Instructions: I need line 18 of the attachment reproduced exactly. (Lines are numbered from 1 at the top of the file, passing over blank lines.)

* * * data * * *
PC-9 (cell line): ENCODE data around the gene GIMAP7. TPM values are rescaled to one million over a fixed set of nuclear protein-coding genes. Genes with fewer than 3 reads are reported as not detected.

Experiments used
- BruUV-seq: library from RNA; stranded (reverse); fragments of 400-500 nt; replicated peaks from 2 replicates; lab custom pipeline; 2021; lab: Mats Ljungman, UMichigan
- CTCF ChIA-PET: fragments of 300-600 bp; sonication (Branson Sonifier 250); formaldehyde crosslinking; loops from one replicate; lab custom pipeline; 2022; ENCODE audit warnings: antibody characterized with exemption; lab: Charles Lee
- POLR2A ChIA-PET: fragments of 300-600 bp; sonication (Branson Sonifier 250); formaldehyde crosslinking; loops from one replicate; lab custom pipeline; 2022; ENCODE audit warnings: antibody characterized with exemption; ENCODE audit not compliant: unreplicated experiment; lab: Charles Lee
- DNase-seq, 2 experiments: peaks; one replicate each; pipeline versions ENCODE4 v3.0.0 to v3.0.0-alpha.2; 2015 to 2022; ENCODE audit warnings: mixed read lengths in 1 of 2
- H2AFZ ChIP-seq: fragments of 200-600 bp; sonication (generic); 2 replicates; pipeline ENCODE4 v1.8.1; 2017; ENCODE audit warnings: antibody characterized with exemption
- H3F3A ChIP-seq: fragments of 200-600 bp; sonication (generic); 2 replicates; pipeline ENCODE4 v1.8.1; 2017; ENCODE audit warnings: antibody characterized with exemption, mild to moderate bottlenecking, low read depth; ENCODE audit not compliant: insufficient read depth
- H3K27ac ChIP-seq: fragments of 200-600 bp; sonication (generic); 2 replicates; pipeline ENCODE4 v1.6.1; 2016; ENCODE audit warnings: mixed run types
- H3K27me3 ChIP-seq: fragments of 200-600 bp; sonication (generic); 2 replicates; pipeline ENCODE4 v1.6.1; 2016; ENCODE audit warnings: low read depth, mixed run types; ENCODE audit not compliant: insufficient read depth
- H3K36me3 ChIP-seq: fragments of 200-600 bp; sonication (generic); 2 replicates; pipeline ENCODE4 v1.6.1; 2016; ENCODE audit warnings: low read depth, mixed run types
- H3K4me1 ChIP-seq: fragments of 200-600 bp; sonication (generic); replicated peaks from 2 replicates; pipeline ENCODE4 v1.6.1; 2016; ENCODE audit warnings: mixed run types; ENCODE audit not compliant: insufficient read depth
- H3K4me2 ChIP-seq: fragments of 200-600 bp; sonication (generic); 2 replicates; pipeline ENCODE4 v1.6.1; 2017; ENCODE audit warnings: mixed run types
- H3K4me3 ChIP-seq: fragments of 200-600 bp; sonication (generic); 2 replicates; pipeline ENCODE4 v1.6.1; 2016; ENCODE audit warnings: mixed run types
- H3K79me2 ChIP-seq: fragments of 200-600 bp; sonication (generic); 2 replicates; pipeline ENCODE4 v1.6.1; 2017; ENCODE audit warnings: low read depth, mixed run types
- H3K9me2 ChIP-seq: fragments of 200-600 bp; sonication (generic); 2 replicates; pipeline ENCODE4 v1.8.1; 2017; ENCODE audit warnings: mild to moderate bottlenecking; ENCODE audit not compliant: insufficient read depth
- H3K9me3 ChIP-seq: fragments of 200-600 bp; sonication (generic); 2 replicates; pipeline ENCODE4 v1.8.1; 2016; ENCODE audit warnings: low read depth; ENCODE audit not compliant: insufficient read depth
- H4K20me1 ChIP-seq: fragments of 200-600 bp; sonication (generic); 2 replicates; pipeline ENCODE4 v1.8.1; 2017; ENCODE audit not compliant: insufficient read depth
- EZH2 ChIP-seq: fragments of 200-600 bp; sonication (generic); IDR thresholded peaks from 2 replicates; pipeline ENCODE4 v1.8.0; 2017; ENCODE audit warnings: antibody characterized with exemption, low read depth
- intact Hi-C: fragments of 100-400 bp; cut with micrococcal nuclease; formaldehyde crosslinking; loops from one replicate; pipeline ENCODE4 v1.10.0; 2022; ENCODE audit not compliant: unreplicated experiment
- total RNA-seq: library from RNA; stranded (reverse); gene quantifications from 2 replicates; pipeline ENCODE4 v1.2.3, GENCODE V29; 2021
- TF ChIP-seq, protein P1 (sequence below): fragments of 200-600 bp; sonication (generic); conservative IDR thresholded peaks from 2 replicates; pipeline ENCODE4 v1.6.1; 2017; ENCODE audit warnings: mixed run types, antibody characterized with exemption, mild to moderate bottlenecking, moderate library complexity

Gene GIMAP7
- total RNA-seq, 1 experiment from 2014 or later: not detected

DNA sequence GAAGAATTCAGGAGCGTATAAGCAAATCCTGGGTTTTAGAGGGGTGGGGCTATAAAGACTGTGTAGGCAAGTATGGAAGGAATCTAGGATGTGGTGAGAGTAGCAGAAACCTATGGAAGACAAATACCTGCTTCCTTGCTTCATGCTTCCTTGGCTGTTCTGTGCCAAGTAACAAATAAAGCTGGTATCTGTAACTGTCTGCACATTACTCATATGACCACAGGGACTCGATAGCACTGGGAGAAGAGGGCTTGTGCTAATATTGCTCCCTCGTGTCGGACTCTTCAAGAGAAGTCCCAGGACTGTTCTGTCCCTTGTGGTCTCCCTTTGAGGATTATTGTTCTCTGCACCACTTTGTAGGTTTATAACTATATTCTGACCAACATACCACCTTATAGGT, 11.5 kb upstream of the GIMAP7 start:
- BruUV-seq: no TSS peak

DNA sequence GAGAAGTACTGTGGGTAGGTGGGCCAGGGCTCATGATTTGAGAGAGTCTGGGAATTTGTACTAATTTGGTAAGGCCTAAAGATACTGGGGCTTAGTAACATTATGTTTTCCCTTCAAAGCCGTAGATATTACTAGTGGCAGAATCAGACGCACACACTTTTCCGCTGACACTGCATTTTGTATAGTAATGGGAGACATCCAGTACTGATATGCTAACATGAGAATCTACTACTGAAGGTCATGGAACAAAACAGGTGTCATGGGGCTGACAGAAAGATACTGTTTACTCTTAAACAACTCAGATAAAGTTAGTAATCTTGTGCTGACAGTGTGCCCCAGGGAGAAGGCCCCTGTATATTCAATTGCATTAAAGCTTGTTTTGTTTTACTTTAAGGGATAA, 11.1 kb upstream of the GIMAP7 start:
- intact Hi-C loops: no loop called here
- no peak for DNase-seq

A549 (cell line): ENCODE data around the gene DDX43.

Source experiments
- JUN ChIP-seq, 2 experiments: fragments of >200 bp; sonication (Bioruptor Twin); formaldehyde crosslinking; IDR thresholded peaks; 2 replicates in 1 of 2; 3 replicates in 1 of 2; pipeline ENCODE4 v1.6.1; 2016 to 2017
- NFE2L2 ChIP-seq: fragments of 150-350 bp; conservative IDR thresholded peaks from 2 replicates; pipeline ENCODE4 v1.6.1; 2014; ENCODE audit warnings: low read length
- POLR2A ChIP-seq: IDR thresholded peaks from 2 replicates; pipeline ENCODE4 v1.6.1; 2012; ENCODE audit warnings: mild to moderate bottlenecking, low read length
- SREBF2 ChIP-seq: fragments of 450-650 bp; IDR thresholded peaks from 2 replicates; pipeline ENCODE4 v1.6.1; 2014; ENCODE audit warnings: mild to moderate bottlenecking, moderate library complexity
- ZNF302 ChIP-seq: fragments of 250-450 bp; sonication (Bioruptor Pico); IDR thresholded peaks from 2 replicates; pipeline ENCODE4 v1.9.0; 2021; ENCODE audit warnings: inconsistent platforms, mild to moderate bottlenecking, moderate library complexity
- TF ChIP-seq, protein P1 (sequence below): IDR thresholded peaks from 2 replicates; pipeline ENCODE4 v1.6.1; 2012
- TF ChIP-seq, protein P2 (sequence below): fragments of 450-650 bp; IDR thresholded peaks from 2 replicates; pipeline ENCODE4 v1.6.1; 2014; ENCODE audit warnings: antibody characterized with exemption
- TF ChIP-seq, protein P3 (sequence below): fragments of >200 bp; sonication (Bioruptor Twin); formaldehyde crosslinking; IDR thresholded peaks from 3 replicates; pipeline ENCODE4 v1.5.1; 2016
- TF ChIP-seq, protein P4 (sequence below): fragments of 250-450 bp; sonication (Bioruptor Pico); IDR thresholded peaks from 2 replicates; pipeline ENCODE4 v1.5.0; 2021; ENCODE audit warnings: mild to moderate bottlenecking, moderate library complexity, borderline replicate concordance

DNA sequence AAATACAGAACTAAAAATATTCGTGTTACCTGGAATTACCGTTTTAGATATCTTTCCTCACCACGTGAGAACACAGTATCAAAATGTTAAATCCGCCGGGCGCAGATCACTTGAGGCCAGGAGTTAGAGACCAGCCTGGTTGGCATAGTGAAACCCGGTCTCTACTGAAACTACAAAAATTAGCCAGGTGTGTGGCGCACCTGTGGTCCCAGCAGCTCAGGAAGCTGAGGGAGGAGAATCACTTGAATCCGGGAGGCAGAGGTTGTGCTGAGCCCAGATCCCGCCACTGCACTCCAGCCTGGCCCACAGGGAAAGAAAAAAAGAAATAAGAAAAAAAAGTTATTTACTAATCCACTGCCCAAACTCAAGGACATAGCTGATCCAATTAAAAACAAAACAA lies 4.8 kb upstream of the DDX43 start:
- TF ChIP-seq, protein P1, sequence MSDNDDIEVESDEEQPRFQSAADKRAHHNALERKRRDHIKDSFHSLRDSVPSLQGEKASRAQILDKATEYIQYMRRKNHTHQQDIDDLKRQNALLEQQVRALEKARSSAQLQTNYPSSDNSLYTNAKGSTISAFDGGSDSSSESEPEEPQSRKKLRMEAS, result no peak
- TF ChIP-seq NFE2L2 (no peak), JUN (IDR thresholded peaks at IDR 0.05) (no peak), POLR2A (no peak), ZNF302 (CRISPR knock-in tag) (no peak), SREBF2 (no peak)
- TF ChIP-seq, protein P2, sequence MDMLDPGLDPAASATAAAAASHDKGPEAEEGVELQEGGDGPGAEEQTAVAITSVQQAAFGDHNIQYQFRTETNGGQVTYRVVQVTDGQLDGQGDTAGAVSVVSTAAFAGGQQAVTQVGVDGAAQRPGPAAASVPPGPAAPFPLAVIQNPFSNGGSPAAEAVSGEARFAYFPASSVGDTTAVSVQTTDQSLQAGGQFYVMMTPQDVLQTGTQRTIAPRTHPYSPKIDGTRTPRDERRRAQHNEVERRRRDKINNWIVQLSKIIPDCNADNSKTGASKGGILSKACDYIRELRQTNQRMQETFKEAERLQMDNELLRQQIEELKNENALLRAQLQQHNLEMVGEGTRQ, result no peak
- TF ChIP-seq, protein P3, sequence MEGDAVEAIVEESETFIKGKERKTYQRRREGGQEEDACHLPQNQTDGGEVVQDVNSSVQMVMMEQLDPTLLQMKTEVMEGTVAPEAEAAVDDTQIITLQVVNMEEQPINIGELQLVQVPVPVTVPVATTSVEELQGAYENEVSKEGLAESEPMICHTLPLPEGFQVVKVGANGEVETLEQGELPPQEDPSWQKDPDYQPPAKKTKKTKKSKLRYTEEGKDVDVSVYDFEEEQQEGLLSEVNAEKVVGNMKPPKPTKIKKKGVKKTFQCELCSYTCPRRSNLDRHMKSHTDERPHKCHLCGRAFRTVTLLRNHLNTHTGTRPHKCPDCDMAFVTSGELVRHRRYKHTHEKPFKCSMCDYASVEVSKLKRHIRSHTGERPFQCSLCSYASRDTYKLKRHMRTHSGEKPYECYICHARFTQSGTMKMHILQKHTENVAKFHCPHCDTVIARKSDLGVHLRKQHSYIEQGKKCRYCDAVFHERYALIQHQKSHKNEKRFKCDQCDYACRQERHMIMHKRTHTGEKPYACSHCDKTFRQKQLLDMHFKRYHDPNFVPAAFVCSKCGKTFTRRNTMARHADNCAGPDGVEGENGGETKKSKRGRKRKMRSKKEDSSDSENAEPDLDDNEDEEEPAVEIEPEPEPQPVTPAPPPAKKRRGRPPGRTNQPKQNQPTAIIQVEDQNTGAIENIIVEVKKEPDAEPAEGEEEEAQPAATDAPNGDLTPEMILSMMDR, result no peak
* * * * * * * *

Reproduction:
- H4K20me1 ChIP-seq: fragments of 200-600 bp; sonication (generic); 2 replicates; pipeline ENCODE4 v1.8.1; 2017; ENCODE audit not compliant: insufficient read depth